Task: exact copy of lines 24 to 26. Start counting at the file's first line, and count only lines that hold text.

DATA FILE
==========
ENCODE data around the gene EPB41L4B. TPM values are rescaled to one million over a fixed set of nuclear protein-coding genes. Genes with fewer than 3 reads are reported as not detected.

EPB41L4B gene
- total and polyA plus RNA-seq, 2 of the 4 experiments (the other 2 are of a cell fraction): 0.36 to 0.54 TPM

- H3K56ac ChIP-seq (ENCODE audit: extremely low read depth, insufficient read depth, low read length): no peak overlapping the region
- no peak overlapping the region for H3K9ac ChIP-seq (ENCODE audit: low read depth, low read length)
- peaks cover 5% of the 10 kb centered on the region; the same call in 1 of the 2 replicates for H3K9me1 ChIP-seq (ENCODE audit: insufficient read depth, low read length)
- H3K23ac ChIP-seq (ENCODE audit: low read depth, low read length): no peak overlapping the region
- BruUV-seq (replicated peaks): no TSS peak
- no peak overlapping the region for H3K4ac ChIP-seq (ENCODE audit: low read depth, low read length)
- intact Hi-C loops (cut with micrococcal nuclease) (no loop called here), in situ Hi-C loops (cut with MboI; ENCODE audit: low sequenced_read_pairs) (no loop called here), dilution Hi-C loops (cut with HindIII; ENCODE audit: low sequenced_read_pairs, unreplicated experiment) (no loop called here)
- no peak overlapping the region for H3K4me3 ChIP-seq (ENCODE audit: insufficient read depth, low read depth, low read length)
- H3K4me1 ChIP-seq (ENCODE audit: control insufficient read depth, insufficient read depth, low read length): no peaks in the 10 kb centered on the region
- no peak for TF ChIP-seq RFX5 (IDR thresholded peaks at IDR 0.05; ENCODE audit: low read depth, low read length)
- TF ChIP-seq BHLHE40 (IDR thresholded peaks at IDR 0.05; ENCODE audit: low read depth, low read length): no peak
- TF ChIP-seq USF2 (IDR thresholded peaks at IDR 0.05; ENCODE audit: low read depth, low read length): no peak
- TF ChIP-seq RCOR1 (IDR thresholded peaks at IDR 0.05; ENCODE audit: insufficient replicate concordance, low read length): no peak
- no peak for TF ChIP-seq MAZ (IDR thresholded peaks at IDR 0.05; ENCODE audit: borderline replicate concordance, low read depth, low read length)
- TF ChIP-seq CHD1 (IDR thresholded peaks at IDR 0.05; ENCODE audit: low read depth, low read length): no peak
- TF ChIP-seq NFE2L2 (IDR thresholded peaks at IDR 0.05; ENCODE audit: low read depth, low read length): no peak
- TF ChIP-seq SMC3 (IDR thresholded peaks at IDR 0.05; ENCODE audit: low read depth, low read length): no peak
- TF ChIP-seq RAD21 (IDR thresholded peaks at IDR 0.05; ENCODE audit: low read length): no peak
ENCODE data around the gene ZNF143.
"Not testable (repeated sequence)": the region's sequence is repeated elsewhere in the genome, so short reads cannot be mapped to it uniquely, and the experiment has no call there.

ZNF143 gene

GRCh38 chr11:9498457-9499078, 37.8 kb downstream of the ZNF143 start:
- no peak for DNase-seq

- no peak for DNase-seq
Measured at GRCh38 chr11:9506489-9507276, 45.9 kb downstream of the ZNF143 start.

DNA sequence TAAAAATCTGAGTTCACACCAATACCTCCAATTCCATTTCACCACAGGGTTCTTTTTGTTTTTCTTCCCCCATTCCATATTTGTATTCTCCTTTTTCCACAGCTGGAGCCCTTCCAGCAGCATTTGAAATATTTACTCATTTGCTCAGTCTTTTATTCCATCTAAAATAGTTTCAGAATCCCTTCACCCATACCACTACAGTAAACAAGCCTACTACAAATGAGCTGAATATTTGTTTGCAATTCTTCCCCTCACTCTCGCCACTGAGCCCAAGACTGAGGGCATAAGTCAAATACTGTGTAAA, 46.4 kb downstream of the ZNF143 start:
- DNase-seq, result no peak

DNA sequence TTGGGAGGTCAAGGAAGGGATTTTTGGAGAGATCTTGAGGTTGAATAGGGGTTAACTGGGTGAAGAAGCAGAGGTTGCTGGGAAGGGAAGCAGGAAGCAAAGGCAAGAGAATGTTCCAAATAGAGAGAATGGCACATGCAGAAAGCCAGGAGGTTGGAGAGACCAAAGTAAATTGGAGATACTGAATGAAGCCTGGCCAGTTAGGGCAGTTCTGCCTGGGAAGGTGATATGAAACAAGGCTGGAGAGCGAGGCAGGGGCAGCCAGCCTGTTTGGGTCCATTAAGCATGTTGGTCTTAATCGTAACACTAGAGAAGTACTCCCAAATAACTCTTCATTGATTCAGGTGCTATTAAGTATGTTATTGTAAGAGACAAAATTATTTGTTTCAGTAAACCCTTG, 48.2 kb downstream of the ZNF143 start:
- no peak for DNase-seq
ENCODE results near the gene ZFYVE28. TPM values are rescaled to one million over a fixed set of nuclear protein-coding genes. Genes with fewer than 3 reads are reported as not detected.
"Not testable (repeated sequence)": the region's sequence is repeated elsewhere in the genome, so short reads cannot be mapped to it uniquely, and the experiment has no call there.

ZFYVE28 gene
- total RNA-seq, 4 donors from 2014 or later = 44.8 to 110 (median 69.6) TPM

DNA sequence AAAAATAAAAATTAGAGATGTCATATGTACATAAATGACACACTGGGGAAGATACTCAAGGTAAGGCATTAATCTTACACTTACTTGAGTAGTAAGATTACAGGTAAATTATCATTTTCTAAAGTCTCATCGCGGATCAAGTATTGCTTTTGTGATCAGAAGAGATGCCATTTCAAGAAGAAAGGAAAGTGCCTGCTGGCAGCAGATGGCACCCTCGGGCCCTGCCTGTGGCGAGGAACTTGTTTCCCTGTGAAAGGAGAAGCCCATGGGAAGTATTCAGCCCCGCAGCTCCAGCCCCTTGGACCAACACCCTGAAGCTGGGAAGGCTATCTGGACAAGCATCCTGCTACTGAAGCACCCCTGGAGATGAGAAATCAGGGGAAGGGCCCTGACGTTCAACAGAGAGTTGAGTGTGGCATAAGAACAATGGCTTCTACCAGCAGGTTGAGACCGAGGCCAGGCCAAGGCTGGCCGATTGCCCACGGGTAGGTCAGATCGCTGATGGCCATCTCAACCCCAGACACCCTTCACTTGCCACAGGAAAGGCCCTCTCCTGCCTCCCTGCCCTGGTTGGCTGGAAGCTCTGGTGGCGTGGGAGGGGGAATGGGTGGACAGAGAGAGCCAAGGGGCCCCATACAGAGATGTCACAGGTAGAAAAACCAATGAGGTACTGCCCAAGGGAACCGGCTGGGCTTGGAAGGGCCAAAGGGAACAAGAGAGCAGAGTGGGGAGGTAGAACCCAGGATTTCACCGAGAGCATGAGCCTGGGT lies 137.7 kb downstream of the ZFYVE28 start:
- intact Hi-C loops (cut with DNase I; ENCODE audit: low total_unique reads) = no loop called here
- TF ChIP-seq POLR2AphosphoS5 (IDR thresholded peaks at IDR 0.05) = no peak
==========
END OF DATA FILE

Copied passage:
ZNF143 gene

GRCh38 chr11:9498457-9499078, 37.8 kb downstream of the ZNF143 start:
- no peak for DNase-seq